This October, the Neighboring Food Co-op Association (NFCA) is joining over 30,000 co-ops and credit unions across the United States in celebrating Co-op Month, recognizing the many ways co-operatives help to build stronger communities and more resilient local economies. For 2016, the National Cooperative Business Association CLUSA International has identified “Co-operatives Build” as the theme, spotlighting the advantages co-ops offer to their members and the communities in which they live and work. For ideas and resources to help your food co-op join the celebration, see below.
“Across New England, food co-ops help people build community,” said Erbin Crowell, Executive Director of the NFCA. “For example, the majority of our member co-ops have been in business for over 30 years, providing healthy food, jobs and a market for local producers across generations.”
The NFCA includes more than 35 food co-ops and start-up initiatives, locally owned by more than 107,000 people. Together, these co-ops employ over 1,800 people, generate revenues of more than $250 million, and purchase more than $50 million from local producers each year. In recent years, a new wave of community based start-up initiatives has been working to open new food co-ops in communities across our region. (For a map of member co-ops, visit www.nfca.coop/members.)
Co-operatives are businesses that are owned and governed by their members, the people who use the products and services they provide. From food co-ops to farmer co-ops, worker co-ops to credit unions, and housing co-ops to energy co-ops, co-operatives make a difference in people’s lives every day. Co-ops are also more common than you might think: Here in the United States, 1 in 3 people are members of at least one co-op or credit union. Nationwide, co-operatives create 2.1 million jobs and generate more than $650 billion in sales and other revenue annually.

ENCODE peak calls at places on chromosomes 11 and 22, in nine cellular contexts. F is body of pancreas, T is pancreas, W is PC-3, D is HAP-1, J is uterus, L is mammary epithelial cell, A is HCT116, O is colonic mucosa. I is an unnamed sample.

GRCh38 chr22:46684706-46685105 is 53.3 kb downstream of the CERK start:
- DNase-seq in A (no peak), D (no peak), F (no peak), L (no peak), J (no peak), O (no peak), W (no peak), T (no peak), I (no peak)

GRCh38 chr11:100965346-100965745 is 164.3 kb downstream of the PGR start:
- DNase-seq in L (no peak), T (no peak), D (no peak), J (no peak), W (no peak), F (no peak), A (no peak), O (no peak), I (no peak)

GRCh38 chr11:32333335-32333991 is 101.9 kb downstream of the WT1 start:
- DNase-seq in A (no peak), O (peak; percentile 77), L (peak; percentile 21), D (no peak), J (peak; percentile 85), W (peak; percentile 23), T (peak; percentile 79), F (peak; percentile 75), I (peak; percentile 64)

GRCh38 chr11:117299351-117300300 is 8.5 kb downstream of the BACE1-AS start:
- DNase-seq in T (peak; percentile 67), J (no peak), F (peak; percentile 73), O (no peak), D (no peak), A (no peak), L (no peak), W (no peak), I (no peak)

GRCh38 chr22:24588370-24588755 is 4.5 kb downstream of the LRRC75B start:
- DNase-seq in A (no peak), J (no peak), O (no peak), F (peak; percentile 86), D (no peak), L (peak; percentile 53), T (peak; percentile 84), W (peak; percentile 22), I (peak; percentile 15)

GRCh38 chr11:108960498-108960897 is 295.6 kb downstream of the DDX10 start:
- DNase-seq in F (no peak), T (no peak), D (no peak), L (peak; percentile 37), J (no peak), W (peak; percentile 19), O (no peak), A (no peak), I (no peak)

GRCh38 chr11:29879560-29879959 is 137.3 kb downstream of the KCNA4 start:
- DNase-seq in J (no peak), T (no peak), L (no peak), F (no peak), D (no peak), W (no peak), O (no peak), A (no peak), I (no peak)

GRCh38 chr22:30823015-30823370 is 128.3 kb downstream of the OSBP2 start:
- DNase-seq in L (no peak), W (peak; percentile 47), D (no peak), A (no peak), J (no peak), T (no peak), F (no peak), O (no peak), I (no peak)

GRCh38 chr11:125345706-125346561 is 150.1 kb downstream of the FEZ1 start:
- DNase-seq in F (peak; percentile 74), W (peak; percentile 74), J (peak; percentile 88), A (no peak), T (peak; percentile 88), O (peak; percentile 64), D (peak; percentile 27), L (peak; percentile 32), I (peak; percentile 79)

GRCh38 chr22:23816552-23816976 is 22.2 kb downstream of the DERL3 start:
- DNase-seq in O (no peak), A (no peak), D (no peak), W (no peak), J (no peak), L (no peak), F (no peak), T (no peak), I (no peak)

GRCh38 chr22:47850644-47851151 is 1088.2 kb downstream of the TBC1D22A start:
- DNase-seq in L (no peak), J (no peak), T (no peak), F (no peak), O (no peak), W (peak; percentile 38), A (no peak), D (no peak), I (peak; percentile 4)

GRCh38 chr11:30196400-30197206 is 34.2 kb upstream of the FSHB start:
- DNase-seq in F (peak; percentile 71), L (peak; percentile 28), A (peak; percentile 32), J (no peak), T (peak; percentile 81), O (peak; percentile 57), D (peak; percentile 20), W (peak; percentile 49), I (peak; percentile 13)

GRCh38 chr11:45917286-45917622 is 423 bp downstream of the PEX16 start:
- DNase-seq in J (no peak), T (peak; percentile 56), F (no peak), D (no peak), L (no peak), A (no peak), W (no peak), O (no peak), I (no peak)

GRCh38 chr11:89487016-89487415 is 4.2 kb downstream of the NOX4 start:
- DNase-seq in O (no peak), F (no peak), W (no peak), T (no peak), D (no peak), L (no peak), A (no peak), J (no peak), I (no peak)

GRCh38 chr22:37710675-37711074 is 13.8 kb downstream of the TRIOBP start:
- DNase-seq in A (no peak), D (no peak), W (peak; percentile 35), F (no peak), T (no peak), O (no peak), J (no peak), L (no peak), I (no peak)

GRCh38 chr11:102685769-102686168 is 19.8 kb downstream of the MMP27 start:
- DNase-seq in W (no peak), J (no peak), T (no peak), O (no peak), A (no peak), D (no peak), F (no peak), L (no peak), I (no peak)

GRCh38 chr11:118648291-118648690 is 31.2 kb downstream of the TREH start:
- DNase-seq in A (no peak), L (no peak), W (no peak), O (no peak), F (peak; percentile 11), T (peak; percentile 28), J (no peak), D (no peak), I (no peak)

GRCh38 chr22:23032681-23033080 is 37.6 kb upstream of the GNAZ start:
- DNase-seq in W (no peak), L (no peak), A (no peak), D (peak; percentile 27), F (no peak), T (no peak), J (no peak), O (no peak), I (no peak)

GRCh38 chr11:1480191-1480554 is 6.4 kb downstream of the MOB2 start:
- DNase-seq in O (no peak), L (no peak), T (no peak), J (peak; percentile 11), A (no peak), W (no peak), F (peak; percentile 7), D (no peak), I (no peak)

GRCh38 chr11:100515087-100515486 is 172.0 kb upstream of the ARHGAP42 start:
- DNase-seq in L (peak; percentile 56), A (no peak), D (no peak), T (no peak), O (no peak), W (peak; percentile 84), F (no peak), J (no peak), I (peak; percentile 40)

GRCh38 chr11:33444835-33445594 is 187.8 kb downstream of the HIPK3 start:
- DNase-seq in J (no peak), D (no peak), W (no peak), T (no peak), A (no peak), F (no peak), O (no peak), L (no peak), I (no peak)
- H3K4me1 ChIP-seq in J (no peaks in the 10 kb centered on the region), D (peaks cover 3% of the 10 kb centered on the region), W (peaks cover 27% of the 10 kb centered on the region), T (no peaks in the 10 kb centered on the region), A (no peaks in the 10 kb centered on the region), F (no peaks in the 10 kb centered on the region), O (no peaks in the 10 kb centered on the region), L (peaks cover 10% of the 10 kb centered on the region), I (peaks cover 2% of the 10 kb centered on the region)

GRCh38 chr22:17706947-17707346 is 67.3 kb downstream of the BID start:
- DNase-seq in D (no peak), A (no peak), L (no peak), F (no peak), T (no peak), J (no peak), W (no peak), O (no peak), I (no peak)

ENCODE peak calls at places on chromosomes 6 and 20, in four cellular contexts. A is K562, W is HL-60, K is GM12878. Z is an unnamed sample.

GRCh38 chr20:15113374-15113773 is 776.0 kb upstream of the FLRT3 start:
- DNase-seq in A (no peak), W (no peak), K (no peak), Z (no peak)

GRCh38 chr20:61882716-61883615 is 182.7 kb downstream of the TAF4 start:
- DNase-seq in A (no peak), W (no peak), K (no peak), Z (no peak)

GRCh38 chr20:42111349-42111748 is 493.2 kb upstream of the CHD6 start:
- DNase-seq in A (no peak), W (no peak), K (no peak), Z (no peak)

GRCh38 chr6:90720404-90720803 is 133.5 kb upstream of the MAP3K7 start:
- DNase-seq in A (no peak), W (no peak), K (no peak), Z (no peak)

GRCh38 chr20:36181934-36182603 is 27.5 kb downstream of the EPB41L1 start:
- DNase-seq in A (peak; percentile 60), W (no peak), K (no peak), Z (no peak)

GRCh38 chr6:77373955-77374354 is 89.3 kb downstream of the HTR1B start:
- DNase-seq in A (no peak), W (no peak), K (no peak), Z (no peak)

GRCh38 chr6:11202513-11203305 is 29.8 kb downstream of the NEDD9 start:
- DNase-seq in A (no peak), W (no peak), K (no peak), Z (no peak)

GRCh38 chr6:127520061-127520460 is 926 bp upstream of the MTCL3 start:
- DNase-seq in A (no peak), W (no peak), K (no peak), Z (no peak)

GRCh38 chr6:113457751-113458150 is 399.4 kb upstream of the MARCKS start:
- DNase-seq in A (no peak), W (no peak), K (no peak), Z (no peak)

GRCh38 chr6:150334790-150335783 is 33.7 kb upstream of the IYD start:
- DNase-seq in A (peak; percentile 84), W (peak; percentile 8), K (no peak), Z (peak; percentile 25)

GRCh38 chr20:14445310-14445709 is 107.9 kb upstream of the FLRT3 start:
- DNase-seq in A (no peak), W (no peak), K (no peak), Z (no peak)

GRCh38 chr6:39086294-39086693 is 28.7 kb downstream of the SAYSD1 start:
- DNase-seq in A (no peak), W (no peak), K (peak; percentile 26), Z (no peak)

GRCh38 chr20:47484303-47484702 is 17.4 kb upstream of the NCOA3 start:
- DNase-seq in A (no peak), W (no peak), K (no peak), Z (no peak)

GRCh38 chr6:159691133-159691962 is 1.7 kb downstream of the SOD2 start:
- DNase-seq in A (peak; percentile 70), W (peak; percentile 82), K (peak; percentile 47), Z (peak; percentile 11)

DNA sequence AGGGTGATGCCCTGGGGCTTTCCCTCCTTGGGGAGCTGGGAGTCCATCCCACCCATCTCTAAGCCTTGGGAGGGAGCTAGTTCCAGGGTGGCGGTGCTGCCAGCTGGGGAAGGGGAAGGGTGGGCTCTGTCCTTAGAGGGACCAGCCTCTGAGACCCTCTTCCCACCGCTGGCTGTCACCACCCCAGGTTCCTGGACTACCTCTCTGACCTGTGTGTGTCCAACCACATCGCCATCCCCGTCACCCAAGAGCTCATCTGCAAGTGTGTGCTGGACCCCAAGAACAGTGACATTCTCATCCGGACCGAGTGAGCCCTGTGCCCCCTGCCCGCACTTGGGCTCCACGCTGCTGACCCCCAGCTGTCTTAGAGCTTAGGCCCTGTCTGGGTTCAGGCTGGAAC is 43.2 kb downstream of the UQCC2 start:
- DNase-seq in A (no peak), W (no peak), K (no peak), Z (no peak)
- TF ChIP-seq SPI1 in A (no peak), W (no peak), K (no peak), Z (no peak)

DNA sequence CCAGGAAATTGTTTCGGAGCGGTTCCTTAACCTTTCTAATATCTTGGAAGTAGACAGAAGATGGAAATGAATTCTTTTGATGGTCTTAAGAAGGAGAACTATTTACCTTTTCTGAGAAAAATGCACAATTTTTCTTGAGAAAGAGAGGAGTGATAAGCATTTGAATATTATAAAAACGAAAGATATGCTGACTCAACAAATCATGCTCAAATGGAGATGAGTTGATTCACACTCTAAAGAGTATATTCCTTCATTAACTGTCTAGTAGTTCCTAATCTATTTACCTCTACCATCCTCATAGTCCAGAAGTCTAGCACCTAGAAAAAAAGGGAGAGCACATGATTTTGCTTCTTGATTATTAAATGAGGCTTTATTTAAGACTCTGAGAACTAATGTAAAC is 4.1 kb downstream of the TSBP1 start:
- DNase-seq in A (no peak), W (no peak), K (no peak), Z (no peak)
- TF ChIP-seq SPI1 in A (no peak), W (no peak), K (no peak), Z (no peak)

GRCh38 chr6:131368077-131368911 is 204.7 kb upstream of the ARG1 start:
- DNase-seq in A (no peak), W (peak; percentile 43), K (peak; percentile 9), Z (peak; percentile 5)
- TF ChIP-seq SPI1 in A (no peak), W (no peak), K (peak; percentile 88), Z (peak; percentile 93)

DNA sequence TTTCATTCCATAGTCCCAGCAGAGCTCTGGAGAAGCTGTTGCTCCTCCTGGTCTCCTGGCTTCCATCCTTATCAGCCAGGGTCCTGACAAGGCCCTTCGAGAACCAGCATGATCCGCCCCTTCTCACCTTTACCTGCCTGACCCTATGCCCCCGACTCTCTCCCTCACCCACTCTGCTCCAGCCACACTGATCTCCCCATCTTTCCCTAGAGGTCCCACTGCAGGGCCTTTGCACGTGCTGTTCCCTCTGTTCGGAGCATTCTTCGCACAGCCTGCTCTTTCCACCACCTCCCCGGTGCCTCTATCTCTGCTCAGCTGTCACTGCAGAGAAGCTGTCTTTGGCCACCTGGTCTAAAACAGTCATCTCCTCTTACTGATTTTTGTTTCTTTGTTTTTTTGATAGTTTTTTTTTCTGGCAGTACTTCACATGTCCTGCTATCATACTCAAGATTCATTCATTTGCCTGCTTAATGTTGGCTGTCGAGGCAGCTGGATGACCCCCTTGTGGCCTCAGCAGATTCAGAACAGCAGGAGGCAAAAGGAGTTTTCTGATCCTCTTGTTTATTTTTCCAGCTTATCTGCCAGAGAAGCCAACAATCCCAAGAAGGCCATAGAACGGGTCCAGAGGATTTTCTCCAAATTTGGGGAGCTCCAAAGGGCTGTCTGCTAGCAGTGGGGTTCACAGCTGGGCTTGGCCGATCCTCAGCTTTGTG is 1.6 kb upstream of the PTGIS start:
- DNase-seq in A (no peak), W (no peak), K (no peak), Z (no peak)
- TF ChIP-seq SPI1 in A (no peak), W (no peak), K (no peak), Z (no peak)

Learning more about some of the co-operatives in our food system is easy: Just look for the “Go Co-op” signs on the shelves of your Neighboring Food Co-ops. You may be surprised to find so many items made by co-operatives in New England, including dairy products from Cabot, McCadam and Organic Valley, fresh produce from Deep Root Organic Co-op, fairly traded coffee, tea and chocolate from Equal Exchange, beverages from Katalyst Kombucha and Green River Ambrosia, seeds and bulbs from FEDCO, naturally fermented vegetables from Real Pickles, northeast grown frozen fruits and vegetables from the Neighboring Food Co-op Association — and many others.
For more examples of how co-operatives empower people to build community, please visit www.nfca.coop/GO.
Below are some ideas on how your food co-op can celebrate Co-op Month and promote the difference that co-operative enterprise makes every day. By working together with other co-op sectors and organizations, we can communicate the impact of the co-operative business model when we connect in our communities and around the world. Whatever you decide to do, let us know so we can spread the word!
- “Co-operatives Build.” The theme for National Co-operative Business Association's celebration this year is an invitation to our food co-ops to promote how they help people build community, food security and economic reslience. How can your co-op use this theme to communicate what sets you apart?
- Spread the Word. Edit the NFCA's Co-op Month template for use in your food co-op's newsletter, website or blog post, or as a press release promoting how your co-op builds community.